Regulation of GFR requires both a mechanism of detecting an inappropriate GFR as well as an effector mechanism that corrects it.
List the conditions that can affect the glomerular filtration rate (GFR) in kidneys and the manner of its regulation
- Glomerular filtration is occurs due to the pressure gradient in the glomerulus.
- Increased blood volume and increased blood pressure will increase GFR.
- Constriction in the afferent arterioles going into the glomerulus and dilation of the efferent arterioles coming out of the glomerulus will decrease GFR.
- Hydrostatic pressure in the Bowman’s capsule will work to decrease GFR.
- Normally, the osmotic pressure in the Bowman’s space is zero, but it will become present and decrease GFR if the glomerulus becomes leaky.
- Low GFR will activate the renin–angiotensin feedback system that will address the low GFR by increasing blood volume.
- Bowman’s capsule: A cup-like sac at the beginning of the tubular component of a nephron in the mammalian kidney.
- osmotic pressure: The pressure exerted by proteins that attracts water. Water tends to follow proteins based on an osmotic pressure gradient.
Glomerular Filtration Rate
Glomerular filtration rate (GFR) is the measure that describes the total amount of filtrate formed by all the renal corpuscles in both kidneys per minute. The glomerular filtration rate is directly proportional to the pressure gradient in the glomerulus, so changes in pressure will change GFR.
GFR is also an indicator of urine production, increased GFR will increase urine production, and vice versa.
The Starling equation for GFR is:
GFR=Filtration Constant × (Hydrostatic Glomerulus Pressure–Hydrostatic Bowman’s Capsule Pressure)–(Osmotic Glomerulus Pressure+Osmotic Bowman’s Capsule Pressure)
The filtration constant is based on the surface area of the glomerular capillaries, and the hydrostatic pressure is a pushing force exerted from the flow of a fluid itself; osmotic pressure is the pulling force exerted by proteins. Changes in either the hydrostatic or osmotic pressure in the glomerulus or Bowman’s capsule will change GFR.
Hydrostatic Pressure Changes
Many factors can change GFR through changes in hydrostatic pressure, in terms of the flow of blood to the glomerulus. GFR is most sensitive to hydrostatic pressure changes within the glomerulus. A notable body-wide example is blood volume.
Due to Starling’s law of the heart, increased blood volume will increase blood pressure throughout the body. The increased blood volume with its higher blood pressure will go into the afferent arteriole and into the glomerulus, resulting in increased GFR. Conversely, those with low blood volume due to dehydration will have a decreased GFR.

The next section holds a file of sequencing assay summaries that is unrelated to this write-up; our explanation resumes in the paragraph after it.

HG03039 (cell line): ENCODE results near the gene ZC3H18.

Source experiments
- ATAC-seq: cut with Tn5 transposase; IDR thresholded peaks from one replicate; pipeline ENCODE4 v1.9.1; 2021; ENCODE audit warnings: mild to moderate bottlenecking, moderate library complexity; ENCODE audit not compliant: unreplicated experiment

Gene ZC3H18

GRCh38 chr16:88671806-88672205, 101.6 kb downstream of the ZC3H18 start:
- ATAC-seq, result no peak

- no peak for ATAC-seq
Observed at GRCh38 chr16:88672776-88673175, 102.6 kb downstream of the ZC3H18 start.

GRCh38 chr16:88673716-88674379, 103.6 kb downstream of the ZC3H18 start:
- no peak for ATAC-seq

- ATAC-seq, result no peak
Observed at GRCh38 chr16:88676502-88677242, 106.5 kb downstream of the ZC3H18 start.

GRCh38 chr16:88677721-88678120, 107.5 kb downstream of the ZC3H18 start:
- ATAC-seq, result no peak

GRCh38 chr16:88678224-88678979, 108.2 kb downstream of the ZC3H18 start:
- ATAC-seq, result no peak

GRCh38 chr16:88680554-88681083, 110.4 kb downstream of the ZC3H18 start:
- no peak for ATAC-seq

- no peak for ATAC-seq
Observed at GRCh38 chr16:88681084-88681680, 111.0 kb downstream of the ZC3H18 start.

Pressure changes within the afferent and efferent arterioles that go into and out of the glomerulus itself will also impact GFR. Vasodilation in the afferent arteriole and vasconstriction in the efferent arteriole will increase blood flow (and hydrostatic pressure) in the glomerulus and will increase GFR. Conversely, vasoconstriction in the afferent arteriole and vasodilation in the efferent arteriole will decrease GFR.
The Bowman’s capsule space exerts hydrostatic pressure of its own that pushes against the glomerulus. Increased Bowman’s capsule hydrostatic pressure will decrease GFR, while decreased Bowman’s capsule hydrostatic pressure will increase GFR.
An example of this is a ureter obstruction to the flow of urine that gradually causes a fluid buildup within the nephrons. An obstruction will increase the Bowman’s capsule hydrostatic pressure and will consequently decrease GFR.
Osmotic Pressure Changes
Osmotic pressure is the force exerted by proteins and works against filtration because the proteins draw water in. Increased osmotic pressure in the glomerulus is due to increased serum albumin in the bloodstream and decreases GFR, and vice versa.
Under normal conditions, albumins cannot be filtered into the Bowman’s capsule, so the osmotic pressure in the Bowman’s space is generally not present, and is removed from the GFR equation. In certain kidney diseases, the basement membrane may be damaged (becoming leaky to proteins), which results in decreased GFR due to the increased Bowman’s capsule osmotic pressure.
Glomeruluar filtration: The glomerulus (red) filters fluid into the Bowman’s capsule (blue) that sends fluid through the nephron (yellow). GFR is the rate at which is this filtration occurs.
GFR is one of the many ways in which homeostasis of blood volume and blood pressure may occur. In particular, low GFR is one of the variables that will activate the renin–angiotensin feedback system, a complex process that will increase blood volume, blood pressure, and GFR. This system is also activated by low blood pressure itself, and sympathetic nervous stimulation, in addition to low GFR.